confusing w.r.t. RDF) and are banished to cry for other forms of
extended
context declarations.

The document can be validated against the direct DTD only, but the
indirect DTD, if constructed, could be used to valid using an
architectural
validator. (Probably that XAF tool could do it. You could also use XSL
to do this kind of validation: I have an article on the same site "Using
XSL for Structural Validation" which looks into it: of course, unless
XSL has some way to check for names generated from numbers, it
cannot validate all possible rdf:_n attributes, but that is a flaw in
RDF.)

At least the RDF  stands as a notable application that doesn't use the
direct element type identifier to key the content model. Following
Murata
Makoto's excellent XTech99 talk about performing set operations on
content models, I have been a little afraid that other forms of
validation
(e.g. architectural validation using attribute names, or content model
validations that follow IDREFs instead of subelements) have been
thrown out.  Which is a shame, because parallel content models provide
some nice capabilities (as RDF may, in about a million years, prove).

I still find it difficult to see RDF as anything other than a way of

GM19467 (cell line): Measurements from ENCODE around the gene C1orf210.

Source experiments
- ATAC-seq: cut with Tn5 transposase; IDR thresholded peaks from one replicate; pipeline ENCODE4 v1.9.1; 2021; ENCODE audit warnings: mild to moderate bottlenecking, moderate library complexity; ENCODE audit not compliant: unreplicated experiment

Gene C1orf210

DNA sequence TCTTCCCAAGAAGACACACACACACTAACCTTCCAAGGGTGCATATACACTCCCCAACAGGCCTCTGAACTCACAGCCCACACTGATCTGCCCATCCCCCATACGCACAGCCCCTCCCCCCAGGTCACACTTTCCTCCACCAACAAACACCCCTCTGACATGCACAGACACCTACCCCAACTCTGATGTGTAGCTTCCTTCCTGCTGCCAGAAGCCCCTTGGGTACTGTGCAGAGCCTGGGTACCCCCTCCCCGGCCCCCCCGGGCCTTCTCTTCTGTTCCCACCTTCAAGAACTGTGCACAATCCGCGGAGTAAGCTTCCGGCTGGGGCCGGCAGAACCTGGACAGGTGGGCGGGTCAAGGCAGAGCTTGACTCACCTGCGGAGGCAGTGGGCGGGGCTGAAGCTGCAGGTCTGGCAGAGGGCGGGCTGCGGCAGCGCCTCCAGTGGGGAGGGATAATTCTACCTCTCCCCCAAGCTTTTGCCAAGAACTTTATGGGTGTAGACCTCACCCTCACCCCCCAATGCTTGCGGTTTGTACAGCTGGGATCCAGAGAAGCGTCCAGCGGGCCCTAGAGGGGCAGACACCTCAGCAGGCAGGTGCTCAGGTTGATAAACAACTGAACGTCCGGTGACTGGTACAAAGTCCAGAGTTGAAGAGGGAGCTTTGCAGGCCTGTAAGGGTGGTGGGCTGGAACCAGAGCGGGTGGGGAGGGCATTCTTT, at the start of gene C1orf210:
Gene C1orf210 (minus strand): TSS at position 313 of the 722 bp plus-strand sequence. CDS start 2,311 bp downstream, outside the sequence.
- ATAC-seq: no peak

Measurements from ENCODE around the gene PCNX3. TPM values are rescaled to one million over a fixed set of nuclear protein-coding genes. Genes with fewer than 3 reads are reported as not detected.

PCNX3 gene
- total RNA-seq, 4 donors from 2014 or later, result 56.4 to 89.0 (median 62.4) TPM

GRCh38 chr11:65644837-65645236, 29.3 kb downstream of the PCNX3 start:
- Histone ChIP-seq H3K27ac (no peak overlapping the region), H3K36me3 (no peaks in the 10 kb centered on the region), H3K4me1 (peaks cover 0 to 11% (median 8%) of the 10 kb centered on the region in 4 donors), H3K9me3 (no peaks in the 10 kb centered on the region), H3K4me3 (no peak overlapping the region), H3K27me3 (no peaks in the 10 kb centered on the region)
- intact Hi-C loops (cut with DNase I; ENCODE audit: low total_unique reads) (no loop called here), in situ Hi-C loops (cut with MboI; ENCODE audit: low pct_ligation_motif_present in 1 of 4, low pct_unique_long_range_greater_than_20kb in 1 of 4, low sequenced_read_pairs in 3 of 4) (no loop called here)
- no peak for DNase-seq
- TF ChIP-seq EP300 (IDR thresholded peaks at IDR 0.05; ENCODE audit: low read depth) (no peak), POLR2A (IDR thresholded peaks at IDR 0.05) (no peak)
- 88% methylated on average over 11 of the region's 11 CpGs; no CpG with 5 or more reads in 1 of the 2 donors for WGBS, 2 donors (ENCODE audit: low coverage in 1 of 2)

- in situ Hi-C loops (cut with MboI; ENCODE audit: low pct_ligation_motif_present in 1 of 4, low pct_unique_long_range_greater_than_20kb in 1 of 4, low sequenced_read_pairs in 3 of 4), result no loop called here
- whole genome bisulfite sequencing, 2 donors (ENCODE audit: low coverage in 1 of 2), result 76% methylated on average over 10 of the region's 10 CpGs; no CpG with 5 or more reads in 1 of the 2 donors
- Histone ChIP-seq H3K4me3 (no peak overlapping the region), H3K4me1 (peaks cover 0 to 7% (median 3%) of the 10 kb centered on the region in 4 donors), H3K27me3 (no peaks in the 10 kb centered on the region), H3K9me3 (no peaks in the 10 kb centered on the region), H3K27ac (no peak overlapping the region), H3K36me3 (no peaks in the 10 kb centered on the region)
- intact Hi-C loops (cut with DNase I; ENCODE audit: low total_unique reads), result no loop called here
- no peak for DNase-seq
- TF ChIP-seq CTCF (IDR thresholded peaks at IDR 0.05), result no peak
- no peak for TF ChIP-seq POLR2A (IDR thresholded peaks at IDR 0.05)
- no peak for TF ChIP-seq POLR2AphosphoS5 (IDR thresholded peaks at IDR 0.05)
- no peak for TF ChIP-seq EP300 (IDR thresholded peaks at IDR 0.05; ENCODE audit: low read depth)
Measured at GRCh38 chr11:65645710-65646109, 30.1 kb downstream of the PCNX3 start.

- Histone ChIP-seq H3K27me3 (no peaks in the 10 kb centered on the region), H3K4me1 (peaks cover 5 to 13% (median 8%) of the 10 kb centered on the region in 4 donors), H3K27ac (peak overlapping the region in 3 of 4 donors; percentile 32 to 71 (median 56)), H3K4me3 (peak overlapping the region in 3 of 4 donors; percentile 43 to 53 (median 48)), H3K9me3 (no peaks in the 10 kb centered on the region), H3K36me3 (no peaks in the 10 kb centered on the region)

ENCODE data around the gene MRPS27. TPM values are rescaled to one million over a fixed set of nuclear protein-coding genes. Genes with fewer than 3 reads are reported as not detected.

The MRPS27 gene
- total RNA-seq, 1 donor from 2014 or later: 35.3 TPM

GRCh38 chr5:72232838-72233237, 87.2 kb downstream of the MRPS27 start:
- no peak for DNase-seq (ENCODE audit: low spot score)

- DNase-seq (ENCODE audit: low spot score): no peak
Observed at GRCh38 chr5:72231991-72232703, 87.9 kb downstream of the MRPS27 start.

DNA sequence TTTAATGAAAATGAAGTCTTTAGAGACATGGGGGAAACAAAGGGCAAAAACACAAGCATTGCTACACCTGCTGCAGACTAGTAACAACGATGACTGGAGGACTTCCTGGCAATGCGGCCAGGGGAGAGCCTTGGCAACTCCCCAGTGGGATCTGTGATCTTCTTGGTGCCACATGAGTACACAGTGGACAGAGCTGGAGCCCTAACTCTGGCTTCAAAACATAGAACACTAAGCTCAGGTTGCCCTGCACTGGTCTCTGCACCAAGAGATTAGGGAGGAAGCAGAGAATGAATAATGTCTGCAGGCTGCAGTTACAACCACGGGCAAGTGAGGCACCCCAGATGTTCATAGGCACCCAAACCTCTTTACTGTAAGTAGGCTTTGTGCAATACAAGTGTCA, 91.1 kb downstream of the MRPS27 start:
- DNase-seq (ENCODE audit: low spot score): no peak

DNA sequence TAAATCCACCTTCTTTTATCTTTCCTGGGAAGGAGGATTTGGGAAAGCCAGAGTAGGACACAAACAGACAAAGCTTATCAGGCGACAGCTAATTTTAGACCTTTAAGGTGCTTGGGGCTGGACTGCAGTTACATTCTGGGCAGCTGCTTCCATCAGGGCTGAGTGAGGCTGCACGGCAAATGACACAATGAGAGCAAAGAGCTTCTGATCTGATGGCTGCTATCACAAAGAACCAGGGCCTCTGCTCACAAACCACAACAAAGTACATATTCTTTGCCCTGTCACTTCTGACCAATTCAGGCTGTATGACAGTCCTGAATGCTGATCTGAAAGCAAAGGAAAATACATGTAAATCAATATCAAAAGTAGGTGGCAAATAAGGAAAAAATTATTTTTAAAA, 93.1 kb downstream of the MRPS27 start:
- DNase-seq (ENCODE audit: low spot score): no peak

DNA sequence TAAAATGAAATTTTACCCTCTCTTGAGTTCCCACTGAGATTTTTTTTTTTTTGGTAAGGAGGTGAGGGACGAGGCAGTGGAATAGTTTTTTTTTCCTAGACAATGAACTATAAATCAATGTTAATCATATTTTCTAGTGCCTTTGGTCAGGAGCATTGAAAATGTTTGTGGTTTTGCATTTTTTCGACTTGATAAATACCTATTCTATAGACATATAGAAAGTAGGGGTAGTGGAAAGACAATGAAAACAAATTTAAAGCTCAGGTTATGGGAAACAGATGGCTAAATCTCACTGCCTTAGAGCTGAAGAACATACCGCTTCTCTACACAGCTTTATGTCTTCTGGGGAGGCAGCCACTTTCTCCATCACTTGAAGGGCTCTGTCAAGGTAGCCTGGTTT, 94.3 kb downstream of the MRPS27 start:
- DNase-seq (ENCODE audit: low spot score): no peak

making
implicit relationships, which every DTD designer builds into their DTD,
explicit. This allows generic tools which understands the relationships.
But the generic tools still need to understand the schemas, so I think
RDF
does not take us very far in practise, apart from the drab tasks
of managing, navigating and visualizing. It is not a very thick layer,
so it is a pity they have such a restrictive syntax: the whole thing
should
have been an architecture that could have been retrofitted to any
existing
DTD. A great opportunity missed, IMHO.

Rick Jelliffe


xml-dev: A list for W3C XML Developers. To post, mailto:xml-dev@i...
Archived as: http://www.lists.ic.ac.uk/hypermail/xml-dev/ and on CD-ROM/ISBN 981-02-3594-1
To (un)subscribe, mailto:majordomo@i... the following message;
(un)subscribe xml-dev
To subscribe to the digests, mailto:majordomo@i... the following message;
subscribe xml-dev-digest
List coordinator, Henry Rzepa (mailto:rzepa@i...)


PURCHASE STYLUS STUDIO ONLINE TODAY!

Purchasing Stylus Studio from our online shop is Easy, Secure and Value Priced!

Buy Stylus Studio Now

Download The World's Best XML IDE!

Accelerate XML development with our award-winning XML IDE - Download a free trial today!

Don't miss another message! Subscribe to this list today.
Email
First Name
Last Name
Company
Subscribe in XML format
RSS 2.0
Atom 0.3
 

Stylus Studio has published XML-DEV in RSS and ATOM formats, enabling users to easily subcribe to the list from their preferred news reader application.


Stylus Studio Sponsored Links are added links designed to provide related and additional information to the visitors of this website. they were not included by the author in the initial post. To view the content without the Sponsor Links please click here.

Site Map | Privacy Policy | Terms of Use | Trademarks
Free Stylus Studio XML Training:
W3C Member
Stylus Studio® and DataDirect XQuery ™are products from DataDirect Technologies, is a registered trademark of Progress Software Corporation, in the U.S. and other countries. © 2004-2013 All Rights Reserved.